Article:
Graduation season is upon us, and the graduates in Florida have dealt with more academic disruption collectively than any I can imagine.
I recall my own University of Florida graduation, it was reminiscent of the graduation scene in the Bill Murray classic film, “Stripes.”
I had to complete an internship before receiving my degree; after doing so, I returned to Gainesville the night before the ceremony, stayed out all night, and slept on the floor at my friend Trimmer and Brandon’s house.
The gang woke up at 9 a.m. just in time for our 8 a.m. graduation. Just like in Stripes.
So began an epic day of friendship, celebrations, shenanigans, family and hoppy beverages. Not to mention wardrobe malfunctions as Trimmer picked up my cap and gown from the university earlier in the week and gave mine to Anna (his girlfriend) and gave me hers.
I was sporting a mini-skirt, capris style gown until I found Anna at the ceremony.
What a day. Go Gators. Take it away Bill …
Back to the present day as we look at the past March these seniors saw their safe place bubble of academia burst before their eyes.
Part-time jobs were gone, classrooms closed, dorms, Greek houses all were shuttered, and all in-person activities including, student government and sports canceled. Almost 1,000 colleges shut classroom doors and switched to e-learning affecting almost 14 million students in our nation. Independent thinking, a positive outlook, and discipline on behalf of the individual were required to keep things moving.
Not to mention heroic efforts from our learning institutions to keep everyone in their lane and provide platforms to continue classroom work.
I spoke with JR Harding, Teaching Faculty & Faculty Adviser to the University of Choice (UoC) Initiative from Florida State University and he offered the following:
“I was most impressed with my student’s ability to adjust on the fly. They went off to spring break and were told right in the middle that they were not returning. Likewise, faculty members had to pivot quickly as well. I was very impressed by the student’s ability to effectively adapt to the new delivery. Many of them will emerge as leaders in this new normal.”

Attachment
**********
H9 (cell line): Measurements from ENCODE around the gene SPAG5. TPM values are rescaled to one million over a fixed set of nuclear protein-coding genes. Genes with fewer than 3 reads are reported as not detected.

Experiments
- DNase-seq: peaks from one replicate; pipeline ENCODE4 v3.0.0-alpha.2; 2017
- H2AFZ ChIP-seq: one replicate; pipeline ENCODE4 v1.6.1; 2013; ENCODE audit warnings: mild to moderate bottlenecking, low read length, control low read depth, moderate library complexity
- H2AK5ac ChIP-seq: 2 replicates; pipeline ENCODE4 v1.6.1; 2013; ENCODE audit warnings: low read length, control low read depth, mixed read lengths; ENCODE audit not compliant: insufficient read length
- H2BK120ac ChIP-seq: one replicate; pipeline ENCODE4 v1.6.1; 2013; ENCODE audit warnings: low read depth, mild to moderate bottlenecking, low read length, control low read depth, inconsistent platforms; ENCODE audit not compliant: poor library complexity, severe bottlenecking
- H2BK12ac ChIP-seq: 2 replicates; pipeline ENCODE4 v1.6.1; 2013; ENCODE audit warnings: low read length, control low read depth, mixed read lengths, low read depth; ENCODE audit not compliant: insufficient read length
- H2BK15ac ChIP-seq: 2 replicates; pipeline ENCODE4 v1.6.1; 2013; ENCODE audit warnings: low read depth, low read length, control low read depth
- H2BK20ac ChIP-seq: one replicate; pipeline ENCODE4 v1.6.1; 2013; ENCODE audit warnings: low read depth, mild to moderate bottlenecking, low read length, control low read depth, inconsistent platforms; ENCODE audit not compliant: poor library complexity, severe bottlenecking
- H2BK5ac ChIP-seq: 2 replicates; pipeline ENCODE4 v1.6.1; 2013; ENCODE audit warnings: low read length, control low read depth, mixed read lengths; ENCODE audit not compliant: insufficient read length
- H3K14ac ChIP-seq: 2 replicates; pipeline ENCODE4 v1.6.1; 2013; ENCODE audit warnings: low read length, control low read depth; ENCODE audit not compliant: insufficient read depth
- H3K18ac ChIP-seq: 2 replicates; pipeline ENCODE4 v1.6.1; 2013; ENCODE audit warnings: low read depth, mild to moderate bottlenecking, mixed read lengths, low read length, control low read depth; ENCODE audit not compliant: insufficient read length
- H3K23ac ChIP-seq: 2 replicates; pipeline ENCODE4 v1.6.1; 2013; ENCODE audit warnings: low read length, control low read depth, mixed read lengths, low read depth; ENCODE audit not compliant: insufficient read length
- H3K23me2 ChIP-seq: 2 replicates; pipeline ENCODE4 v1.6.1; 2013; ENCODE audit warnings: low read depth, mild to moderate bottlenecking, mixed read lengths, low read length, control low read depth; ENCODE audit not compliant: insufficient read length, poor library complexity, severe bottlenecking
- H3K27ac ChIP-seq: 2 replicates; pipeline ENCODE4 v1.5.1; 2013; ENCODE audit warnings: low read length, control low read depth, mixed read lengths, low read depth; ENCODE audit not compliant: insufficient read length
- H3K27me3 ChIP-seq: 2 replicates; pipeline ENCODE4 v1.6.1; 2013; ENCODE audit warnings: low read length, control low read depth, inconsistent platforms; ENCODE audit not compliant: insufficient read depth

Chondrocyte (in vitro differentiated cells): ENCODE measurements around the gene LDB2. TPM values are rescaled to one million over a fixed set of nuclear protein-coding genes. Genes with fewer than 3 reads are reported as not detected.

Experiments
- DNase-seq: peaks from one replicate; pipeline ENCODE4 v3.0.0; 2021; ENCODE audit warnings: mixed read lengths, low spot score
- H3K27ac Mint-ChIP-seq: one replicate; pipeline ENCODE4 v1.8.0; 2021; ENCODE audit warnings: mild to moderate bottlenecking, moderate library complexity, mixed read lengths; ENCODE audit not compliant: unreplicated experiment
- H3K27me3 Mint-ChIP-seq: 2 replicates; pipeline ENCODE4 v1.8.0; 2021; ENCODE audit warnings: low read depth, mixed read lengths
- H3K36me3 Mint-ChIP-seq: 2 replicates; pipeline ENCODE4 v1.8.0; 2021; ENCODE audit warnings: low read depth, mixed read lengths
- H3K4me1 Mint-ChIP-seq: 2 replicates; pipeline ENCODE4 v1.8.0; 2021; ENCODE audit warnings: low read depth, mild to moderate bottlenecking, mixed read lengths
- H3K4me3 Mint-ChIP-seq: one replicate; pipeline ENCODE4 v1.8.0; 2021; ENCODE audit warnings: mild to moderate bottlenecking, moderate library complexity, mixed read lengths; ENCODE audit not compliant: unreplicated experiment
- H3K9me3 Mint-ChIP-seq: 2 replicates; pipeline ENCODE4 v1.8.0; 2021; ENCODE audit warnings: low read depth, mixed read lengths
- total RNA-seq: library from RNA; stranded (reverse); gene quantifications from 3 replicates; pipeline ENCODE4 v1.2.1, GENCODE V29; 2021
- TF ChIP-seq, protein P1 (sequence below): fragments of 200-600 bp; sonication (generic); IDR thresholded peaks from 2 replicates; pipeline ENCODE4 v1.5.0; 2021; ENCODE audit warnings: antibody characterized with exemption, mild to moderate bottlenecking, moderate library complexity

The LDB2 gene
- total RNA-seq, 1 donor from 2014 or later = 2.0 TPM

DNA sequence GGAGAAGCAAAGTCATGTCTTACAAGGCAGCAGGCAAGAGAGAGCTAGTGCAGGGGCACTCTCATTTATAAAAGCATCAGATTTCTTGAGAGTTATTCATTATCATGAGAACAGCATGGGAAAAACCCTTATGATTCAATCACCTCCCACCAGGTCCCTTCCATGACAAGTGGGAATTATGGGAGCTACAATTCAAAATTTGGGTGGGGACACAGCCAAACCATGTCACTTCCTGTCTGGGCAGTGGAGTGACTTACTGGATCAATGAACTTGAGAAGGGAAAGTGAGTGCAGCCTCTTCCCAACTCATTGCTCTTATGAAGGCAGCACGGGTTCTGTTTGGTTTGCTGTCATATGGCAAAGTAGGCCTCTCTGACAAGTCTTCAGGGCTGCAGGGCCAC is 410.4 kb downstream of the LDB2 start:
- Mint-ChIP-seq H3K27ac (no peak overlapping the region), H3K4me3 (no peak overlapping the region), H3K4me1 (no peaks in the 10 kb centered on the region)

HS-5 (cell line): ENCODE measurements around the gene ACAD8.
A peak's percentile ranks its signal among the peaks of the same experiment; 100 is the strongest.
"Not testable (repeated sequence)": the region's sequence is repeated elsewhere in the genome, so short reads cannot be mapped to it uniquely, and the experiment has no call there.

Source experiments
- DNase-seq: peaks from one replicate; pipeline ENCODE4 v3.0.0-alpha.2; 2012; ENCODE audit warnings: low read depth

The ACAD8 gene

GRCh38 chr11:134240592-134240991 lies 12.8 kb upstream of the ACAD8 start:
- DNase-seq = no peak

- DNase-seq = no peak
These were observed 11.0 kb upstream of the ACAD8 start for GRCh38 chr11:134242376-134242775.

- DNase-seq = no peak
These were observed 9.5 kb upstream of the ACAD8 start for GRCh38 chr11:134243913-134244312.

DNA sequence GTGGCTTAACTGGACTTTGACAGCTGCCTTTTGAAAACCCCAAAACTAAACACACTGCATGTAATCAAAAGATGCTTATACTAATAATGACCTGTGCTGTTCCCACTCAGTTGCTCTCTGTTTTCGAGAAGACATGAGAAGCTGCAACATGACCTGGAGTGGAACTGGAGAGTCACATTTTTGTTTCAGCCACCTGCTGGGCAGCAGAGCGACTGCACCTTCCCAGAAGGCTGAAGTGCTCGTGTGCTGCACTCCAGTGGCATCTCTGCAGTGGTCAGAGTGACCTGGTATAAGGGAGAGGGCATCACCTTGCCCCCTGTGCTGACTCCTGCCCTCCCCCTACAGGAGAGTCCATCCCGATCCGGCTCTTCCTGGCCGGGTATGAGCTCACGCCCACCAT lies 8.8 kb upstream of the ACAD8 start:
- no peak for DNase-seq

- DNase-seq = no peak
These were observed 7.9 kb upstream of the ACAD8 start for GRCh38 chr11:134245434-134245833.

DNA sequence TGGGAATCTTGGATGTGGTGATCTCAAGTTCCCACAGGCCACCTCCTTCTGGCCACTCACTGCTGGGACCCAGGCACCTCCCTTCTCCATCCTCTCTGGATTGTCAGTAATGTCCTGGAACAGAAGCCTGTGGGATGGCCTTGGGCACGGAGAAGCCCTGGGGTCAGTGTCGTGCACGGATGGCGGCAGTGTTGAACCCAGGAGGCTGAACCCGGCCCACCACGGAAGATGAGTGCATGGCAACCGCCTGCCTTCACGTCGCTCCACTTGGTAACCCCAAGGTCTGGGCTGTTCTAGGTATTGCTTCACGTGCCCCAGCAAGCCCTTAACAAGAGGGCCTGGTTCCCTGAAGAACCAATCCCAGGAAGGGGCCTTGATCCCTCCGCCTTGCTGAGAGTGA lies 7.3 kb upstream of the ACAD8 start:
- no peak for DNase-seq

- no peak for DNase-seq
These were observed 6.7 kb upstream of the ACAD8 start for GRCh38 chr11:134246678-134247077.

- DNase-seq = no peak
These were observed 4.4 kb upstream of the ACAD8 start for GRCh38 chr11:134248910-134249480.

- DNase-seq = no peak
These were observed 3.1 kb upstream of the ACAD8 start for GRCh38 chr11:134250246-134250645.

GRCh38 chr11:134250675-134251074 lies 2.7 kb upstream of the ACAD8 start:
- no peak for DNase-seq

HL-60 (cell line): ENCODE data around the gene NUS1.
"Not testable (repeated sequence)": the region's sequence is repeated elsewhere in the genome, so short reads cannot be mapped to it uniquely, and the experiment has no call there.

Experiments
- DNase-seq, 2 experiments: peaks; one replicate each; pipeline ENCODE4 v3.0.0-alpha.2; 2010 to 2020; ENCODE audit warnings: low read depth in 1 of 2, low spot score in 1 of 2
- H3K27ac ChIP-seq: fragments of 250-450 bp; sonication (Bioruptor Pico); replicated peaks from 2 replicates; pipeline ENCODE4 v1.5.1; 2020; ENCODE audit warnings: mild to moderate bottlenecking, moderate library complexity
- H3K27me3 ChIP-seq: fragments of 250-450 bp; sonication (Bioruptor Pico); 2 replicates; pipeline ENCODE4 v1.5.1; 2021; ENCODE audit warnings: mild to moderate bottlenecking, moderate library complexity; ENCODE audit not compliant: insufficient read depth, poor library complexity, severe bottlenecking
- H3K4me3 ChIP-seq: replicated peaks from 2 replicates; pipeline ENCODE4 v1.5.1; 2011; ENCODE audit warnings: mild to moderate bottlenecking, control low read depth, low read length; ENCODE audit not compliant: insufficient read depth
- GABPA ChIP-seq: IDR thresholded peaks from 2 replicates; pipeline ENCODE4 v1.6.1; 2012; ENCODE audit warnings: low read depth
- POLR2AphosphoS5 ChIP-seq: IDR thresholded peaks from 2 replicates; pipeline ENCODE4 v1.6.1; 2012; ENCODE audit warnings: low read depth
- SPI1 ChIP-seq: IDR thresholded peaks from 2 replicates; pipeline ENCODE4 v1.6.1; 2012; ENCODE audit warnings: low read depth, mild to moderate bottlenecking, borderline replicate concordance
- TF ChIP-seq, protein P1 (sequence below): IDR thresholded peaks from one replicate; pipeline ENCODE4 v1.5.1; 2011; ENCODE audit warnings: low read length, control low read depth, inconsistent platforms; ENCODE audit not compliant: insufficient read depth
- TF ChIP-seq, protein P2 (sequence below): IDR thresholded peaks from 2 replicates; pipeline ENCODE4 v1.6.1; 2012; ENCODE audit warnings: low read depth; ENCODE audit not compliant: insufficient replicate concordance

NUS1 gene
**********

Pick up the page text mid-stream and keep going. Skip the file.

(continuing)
I agree 100%, nothing like a challenge to “build character” (as my dad used to say, actually I think he was referring to manual labor, but either way), barriers to success were overcome and the goal was met.
Character unlocked, bigtime.
Making sure to keep it fair and balanced (between Noles/Gators) I also checked with UF faculty, specifically, Annamarie D. Sisson, Ph.D. from the College of Health & Human Performance / Department of Tourism, Hospitality & Event Management:
“While unexpected, technology gave instructors the ability to connect more with students. Additional one-on-one interactions allowed for deeper personal connections and a greater understanding of student perspectives.”
As far as what the students are saying, there are stories galore to read, but the below message is authentic, on-point and sums it up in three words.
A Stanford student said the following according to CNBC: “It sucks a lot.” Well said Robin.
After a chaotic spring of learning in a new way it is time for the virtual graduations and institutions and students around the State got creative with their commencement ceremonies and celebrations. When I heard the music in the FSU Spring Commencement, with the empty seats, it brought out a lot of emotion and really put into perspective the situation these kids are in.
If that didn’t get you in the spirit of things how about 10,000 kids singing Tom Petty in Gville in a past graduation flashback.
— Florida Gators (@FloridaGators) April 30, 2020
There are a lot of great stories in this piece out of Tampa if you want to take a deeper dive.
We are all curious to see what our state’s universities will be doing this fall; I assume the smartest money is on campuses reopening but we will see what the Board of Governors comes up with later this month.
Bottom line — for these seniors, due to the adversity and the hand dealt to these students, I bet we see some of the hardest workers, and some of the most innovative young professionals come out of this class.
This kind of experience will lead to them, taking nothing for granted and giving every opportunity their best effort. I think one day they will look back and not remember what they missed, but how they got the job done no matter what.
Just like Bill and the gang’s independence in the film Stripes lead to them to work on the highly classified EM-50 Urban Assault Vehicle project, the perseverance these students showed will lead them to the path of greatness double-time.
That’s the fact, Jack.
Blake Dowling is CEO of Aegis Business Technologies, the host of the Biz & Tech podcast, and writes for several media outlets. He can be reached in Tallahassee, Florida at email@example.com.